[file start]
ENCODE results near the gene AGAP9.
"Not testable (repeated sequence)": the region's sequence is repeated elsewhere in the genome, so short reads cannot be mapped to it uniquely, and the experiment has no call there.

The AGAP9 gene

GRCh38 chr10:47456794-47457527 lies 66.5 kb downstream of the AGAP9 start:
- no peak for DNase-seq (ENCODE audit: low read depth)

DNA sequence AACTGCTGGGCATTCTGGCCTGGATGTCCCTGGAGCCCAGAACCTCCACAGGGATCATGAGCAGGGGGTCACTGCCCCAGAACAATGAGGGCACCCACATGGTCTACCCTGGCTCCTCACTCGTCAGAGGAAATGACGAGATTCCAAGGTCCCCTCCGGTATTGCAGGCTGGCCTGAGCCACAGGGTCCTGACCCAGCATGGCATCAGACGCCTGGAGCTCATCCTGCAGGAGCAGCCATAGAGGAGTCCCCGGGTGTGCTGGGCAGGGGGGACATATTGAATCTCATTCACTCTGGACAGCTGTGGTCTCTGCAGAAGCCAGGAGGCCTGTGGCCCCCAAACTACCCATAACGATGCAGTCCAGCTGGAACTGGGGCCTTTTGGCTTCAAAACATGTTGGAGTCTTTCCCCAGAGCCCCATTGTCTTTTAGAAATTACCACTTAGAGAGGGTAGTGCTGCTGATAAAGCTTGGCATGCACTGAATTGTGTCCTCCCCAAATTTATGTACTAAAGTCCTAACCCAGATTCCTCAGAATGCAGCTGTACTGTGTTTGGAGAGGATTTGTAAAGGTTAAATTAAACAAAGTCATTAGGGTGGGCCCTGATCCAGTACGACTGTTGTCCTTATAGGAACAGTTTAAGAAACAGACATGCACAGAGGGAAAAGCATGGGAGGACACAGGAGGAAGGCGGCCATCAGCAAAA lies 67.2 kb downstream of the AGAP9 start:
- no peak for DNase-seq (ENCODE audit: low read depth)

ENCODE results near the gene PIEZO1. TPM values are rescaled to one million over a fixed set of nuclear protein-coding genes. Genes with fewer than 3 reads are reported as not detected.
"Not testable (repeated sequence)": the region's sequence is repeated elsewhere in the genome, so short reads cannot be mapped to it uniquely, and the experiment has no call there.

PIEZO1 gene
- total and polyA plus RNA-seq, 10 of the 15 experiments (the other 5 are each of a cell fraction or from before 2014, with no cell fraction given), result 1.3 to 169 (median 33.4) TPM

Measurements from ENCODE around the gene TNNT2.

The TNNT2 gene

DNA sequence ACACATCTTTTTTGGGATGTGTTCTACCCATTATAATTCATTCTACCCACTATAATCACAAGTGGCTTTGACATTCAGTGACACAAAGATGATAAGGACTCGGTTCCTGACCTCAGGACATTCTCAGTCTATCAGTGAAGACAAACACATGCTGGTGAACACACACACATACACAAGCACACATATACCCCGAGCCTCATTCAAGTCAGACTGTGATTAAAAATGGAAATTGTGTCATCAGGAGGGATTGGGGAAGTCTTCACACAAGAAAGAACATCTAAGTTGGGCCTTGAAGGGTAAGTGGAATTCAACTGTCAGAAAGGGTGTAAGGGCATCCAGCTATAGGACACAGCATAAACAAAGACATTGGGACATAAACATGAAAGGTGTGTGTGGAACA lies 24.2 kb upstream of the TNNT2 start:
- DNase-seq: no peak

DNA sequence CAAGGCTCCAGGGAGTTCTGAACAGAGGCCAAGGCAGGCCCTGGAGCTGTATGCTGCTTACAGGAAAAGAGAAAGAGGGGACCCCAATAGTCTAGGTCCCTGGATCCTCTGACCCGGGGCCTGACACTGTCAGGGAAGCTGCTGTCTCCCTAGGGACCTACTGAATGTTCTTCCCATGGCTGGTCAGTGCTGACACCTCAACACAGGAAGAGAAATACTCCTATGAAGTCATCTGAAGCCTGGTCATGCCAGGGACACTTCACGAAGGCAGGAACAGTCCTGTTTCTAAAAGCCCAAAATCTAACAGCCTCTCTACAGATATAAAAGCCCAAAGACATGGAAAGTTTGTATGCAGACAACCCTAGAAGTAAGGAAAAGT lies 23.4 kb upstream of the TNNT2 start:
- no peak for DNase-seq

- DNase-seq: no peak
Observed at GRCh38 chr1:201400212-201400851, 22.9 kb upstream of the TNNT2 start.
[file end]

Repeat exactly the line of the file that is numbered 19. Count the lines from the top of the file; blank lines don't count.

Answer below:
Observed at GRCh38 chr1:201400212-201400851, 22.9 kb upstream of the TNNT2 start.